Air charter broker L’Voyage, Bombardier Business Jets sales representative Sino Private Aviation and business aircraft broker Jetcraft announced a one-year charity project to support the Hong Kong committee for Unicef’s “28 Days to Save a Child’s Life” fundraising campaign. The three companies pledged to raise more than $136,800 to support the campaign, which aims to provide more than 2.2 million doses of vaccine to save children from tetanus, a preventable deadly disease. They will donate 5,688 doses of tetanus vaccines per charter flight and 32,500 doses per aircraft sold.
The National Air Transportation Association (NATA) recently revised its online NATA Safety 1st Hazardous Communications (HazCom) training program, and employers can use the revised NATA Safety 1st HazCom module to train employees to new OSHA standards.
Latin America is the target of an effort by MD Helicopters to strengthen its dealer network, which consists of one independent representative per country, with the exception of Mexico, where there are two. The MD fleet in Latin America currently totals approximately 100 aircraft, 15 of them in Brazil.
“Our focus is to strengthen the dealer network and our goal is to be delivering 12 MD Explorers a year in Latin America by the end of 2015,” said MD director of sales and marketing Philip Marsteller. “And that’s a conservative goal,” he added.
“From tragedy we draw knowledge to improve safety for all.” That’s the NTSB mission. And that’s what Kevin Armstrong, trainer at Aircare Assistance, and Mimi Tompkins, a 767-300ER first officer with Hawaiian Airlines, wanted to talk about at the NBAA Flight Attendants and Technicians Conference.
Flight departments will have a new federal regulation to contend with regarding hazardous materials. New regulations from the Occupational Safety and Health Administration (Osha) mandate the training of thousands of flight department employees by December 1 to educate them on how to identify and protect themselves from hazardous chemicals used in the workplace. The Hazard Communication Standard will be fully implemented in 2016.
Two $2,100 American Eurocopter scholarship winners will attend a comprehensive training program aimed at improving the safety of air medical transport. Josh Weiland, safety officer for Sanford AirMed Enterprise, based in Sioux Falls, S.D., and Peter Carros, safety manager for Geisinger Health Systems in Danville, Pa., will attend the Safety Management Training Academy conducted annually by the Association of Air Medical Services.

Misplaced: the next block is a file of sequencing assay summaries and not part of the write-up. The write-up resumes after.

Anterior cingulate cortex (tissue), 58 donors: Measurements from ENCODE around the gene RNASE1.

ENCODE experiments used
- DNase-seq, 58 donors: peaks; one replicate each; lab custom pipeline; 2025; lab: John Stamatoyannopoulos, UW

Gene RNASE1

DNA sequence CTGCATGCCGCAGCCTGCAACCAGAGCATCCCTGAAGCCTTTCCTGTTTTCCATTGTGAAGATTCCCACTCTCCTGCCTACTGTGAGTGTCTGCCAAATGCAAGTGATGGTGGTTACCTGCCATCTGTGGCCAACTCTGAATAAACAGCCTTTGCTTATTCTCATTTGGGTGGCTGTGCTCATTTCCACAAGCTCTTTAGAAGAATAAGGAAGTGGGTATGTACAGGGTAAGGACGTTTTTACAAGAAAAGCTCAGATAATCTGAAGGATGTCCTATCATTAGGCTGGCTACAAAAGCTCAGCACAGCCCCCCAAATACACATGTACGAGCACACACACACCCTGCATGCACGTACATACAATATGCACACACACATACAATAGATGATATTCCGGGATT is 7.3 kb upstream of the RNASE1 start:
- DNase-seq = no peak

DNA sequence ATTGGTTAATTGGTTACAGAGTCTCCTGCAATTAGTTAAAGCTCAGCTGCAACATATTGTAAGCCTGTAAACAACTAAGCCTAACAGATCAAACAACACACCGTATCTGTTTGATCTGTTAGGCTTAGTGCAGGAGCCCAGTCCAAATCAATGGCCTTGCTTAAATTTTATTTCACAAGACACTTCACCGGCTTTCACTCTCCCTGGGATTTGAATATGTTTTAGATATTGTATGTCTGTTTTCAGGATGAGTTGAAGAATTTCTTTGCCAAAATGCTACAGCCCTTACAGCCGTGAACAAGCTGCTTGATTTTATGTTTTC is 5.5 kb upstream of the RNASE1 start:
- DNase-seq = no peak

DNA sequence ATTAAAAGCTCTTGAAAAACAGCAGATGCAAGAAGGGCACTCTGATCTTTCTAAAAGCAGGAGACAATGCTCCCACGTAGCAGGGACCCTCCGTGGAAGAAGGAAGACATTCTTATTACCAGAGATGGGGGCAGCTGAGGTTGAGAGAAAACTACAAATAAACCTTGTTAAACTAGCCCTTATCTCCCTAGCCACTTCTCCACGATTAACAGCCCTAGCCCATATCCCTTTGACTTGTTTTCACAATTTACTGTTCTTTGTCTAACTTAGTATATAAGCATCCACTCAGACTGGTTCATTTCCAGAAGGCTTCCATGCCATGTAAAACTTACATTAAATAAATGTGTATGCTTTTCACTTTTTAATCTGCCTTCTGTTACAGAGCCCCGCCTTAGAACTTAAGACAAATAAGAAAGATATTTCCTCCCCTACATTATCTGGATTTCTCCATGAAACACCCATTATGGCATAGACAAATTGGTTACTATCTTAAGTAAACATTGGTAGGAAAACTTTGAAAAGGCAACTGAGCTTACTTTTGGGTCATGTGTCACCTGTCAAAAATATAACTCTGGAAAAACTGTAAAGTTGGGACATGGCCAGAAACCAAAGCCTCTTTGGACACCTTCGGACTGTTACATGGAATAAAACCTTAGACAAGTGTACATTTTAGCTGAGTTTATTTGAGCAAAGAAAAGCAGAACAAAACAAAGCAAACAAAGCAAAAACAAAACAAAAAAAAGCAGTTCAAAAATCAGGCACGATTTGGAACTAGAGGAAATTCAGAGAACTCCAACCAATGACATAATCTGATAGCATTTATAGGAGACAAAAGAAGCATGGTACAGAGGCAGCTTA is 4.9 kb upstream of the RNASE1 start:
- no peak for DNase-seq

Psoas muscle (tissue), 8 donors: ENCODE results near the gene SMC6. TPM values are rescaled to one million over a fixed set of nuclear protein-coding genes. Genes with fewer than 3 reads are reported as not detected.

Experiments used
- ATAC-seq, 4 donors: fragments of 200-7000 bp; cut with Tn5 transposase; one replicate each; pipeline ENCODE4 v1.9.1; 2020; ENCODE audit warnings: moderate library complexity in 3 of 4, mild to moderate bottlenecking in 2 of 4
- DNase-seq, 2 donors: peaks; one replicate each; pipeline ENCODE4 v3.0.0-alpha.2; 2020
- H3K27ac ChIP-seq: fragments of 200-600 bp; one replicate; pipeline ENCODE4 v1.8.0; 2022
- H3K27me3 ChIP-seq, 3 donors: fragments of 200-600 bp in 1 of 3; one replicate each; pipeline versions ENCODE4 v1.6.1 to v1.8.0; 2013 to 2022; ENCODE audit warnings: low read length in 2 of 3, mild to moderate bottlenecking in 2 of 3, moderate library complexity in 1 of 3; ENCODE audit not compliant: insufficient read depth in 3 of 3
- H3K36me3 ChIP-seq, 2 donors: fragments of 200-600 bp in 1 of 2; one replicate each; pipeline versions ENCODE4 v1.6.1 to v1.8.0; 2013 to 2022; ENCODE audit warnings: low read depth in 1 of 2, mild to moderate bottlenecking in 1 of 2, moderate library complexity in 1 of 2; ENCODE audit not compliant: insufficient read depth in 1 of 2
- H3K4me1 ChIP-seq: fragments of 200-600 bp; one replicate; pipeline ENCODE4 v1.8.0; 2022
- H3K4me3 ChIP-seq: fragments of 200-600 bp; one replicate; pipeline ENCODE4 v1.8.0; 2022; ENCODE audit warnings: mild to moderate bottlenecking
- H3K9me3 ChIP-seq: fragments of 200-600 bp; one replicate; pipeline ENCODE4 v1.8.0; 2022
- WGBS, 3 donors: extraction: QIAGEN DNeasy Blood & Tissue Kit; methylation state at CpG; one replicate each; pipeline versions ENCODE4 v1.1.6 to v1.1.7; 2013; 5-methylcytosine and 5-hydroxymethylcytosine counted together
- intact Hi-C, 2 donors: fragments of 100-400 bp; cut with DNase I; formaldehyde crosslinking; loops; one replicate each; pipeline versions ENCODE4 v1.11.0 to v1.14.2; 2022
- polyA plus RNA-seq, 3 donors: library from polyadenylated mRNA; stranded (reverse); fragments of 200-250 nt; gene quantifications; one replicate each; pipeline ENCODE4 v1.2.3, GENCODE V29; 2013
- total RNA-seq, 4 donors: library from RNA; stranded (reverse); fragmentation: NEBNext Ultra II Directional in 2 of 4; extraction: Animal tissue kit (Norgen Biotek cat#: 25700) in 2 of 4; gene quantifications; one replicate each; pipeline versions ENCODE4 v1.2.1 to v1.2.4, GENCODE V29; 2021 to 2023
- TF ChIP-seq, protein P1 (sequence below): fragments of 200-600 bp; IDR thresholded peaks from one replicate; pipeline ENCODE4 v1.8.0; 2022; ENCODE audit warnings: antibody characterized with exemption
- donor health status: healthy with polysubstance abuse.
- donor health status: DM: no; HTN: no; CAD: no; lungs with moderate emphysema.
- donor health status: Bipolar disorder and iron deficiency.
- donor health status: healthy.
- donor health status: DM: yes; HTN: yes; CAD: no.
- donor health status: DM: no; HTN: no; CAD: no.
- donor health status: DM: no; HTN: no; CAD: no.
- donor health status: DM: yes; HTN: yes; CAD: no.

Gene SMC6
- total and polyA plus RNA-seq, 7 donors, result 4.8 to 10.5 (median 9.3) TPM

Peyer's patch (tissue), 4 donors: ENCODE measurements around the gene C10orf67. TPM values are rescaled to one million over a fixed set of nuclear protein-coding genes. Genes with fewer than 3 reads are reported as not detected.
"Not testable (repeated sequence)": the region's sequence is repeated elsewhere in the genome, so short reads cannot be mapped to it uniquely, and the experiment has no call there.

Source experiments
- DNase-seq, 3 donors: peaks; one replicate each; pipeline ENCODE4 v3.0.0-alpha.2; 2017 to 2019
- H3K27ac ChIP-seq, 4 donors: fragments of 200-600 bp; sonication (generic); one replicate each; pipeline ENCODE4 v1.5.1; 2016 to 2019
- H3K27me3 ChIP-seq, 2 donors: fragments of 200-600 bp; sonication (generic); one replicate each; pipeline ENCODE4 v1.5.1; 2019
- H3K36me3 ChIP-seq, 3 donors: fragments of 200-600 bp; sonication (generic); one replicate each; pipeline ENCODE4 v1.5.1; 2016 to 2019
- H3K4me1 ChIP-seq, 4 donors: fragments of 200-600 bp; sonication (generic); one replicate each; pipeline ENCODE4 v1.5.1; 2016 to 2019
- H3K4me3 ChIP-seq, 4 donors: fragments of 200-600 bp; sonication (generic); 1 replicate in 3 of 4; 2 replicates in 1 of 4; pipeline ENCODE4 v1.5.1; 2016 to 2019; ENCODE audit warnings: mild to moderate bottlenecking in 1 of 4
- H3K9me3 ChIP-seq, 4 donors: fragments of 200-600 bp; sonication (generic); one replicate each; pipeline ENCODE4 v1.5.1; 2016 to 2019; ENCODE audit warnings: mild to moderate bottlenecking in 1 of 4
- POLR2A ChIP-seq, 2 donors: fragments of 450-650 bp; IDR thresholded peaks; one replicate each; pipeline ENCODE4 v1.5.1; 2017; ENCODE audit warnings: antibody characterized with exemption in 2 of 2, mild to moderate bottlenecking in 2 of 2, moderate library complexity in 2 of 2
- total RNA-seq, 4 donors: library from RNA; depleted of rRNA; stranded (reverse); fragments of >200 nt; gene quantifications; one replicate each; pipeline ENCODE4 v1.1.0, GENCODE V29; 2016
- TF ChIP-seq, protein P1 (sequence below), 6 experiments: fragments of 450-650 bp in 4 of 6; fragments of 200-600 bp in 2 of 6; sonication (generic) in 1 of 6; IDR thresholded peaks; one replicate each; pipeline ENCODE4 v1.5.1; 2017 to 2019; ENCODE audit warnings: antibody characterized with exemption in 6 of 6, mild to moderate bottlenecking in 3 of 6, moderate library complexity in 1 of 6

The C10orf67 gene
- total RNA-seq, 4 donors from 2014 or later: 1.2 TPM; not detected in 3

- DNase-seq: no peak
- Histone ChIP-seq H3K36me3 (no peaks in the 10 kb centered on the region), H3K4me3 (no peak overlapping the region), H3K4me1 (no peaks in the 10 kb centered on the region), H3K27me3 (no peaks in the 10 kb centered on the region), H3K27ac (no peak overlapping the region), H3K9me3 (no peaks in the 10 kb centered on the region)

At an open conference held yesterday at the Paris Air Show, Clean Sky officials discussed Clean Sky 2–the next step in the program. Primary objectives are to complete Europe’s 2000 Clean Sky joint technology initiative and move forward with the next phase.
Last month the Australian Transport Safety Board (ATSB) published its report of a Dec. 24, 2011, helicopter rescue that went wrong after the crew attempted to improvise in a mission to save a man where no other options appeared suitable.
Contrary to the hopes of most French helicopter EMS operators, French doctors have issued a motion calling for the soon-to-be-mandatory second flight crewmember to be a trained paramedic. New rules at the European level will mandate such a second crewmember, for some operations, beginning in October next year.
AFHSH, the French Association of doctors who use helicopter EMS, has proposed using trained paramedics to satisfy new European rules that will mandate a second crewmember for HEMS operations beginning in October next year. According to the association, the additional cost of a second pilot would be prohibitive for hospitals. Therefore, it proposes training a paramedic for those missions when a “second pair of eyes” is needed in the front seats, but only in VMC.